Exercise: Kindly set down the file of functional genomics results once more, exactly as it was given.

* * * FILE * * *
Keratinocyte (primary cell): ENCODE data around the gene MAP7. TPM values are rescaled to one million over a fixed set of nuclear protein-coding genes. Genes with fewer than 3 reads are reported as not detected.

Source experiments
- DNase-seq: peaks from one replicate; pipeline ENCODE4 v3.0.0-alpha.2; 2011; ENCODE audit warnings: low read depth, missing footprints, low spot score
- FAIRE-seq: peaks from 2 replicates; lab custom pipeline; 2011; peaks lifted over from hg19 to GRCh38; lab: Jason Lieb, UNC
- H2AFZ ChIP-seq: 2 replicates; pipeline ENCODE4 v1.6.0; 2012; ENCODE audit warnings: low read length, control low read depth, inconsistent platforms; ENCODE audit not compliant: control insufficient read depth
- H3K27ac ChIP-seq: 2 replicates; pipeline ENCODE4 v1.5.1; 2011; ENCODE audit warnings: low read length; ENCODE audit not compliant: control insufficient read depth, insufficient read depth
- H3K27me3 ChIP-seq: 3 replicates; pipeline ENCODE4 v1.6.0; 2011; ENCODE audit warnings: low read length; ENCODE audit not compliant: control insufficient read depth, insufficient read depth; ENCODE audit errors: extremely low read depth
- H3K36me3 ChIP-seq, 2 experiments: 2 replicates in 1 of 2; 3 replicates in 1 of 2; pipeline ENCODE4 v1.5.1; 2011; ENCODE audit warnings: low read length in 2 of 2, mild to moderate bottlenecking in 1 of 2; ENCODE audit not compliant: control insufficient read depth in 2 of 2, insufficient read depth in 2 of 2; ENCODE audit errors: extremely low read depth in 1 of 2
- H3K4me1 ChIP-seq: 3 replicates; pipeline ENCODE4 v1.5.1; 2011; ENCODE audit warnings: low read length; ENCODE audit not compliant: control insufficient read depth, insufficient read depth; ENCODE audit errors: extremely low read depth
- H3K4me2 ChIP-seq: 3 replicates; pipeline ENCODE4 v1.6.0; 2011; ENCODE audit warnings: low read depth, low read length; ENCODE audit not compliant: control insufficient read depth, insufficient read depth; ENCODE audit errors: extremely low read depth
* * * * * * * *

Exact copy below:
Keratinocyte (primary cell): ENCODE data around the gene MAP7. TPM values are rescaled to one million over a fixed set of nuclear protein-coding genes. Genes with fewer than 3 reads are reported as not detected.

Source experiments
- DNase-seq: peaks from one replicate; pipeline ENCODE4 v3.0.0-alpha.2; 2011; ENCODE audit warnings: low read depth, missing footprints, low spot score
- FAIRE-seq: peaks from 2 replicates; lab custom pipeline; 2011; peaks lifted over from hg19 to GRCh38; lab: Jason Lieb, UNC
- H2AFZ ChIP-seq: 2 replicates; pipeline ENCODE4 v1.6.0; 2012; ENCODE audit warnings: low read length, control low read depth, inconsistent platforms; ENCODE audit not compliant: control insufficient read depth
- H3K27ac ChIP-seq: 2 replicates; pipeline ENCODE4 v1.5.1; 2011; ENCODE audit warnings: low read length; ENCODE audit not compliant: control insufficient read depth, insufficient read depth
- H3K27me3 ChIP-seq: 3 replicates; pipeline ENCODE4 v1.6.0; 2011; ENCODE audit warnings: low read length; ENCODE audit not compliant: control insufficient read depth, insufficient read depth; ENCODE audit errors: extremely low read depth
- H3K36me3 ChIP-seq, 2 experiments: 2 replicates in 1 of 2; 3 replicates in 1 of 2; pipeline ENCODE4 v1.5.1; 2011; ENCODE audit warnings: low read length in 2 of 2, mild to moderate bottlenecking in 1 of 2; ENCODE audit not compliant: control insufficient read depth in 2 of 2, insufficient read depth in 2 of 2; ENCODE audit errors: extremely low read depth in 1 of 2
- H3K4me1 ChIP-seq: 3 replicates; pipeline ENCODE4 v1.5.1; 2011; ENCODE audit warnings: low read length; ENCODE audit not compliant: control insufficient read depth, insufficient read depth; ENCODE audit errors: extremely low read depth
- H3K4me2 ChIP-seq: 3 replicates; pipeline ENCODE4 v1.6.0; 2011; ENCODE audit warnings: low read depth, low read length; ENCODE audit not compliant: control insufficient read depth, insufficient read depth; ENCODE audit errors: extremely low read depth